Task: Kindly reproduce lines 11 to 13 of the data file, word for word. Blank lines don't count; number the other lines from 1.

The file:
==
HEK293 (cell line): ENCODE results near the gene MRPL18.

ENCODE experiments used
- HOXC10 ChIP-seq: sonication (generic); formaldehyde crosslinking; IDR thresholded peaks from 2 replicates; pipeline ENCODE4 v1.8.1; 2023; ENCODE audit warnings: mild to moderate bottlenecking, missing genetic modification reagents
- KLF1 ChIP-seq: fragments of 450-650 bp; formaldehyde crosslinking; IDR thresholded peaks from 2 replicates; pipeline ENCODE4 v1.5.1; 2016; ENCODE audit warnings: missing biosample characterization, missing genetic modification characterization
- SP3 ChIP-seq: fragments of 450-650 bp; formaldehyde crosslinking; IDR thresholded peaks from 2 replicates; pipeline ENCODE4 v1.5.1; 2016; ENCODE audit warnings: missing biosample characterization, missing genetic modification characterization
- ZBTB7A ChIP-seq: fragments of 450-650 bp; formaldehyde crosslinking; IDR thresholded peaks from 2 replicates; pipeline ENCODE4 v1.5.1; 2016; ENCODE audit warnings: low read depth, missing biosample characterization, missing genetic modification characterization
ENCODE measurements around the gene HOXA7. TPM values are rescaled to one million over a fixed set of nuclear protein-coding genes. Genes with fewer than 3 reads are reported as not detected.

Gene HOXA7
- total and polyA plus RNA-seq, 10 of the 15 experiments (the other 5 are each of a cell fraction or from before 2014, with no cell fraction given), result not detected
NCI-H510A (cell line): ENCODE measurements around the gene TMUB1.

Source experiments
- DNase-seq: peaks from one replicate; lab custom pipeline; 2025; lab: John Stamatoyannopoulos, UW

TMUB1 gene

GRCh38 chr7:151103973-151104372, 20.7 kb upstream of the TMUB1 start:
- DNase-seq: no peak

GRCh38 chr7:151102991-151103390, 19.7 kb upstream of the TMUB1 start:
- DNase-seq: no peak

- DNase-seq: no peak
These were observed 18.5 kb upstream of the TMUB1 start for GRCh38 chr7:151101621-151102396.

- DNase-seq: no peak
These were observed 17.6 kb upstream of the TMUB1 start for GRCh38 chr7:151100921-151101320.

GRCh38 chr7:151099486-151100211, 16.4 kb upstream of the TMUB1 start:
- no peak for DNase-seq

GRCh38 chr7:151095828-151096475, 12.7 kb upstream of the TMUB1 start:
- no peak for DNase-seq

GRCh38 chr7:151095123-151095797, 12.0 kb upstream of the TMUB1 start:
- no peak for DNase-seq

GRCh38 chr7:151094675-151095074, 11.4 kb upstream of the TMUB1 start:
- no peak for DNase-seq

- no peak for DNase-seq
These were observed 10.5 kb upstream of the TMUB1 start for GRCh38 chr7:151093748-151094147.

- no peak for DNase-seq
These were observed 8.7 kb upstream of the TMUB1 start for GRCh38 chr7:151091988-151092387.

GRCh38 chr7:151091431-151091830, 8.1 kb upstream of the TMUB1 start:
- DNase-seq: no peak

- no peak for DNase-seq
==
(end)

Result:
Source experiments
- DNase-seq: peaks from one replicate; lab custom pipeline; 2025; lab: John Stamatoyannopoulos, UW

TMUB1 gene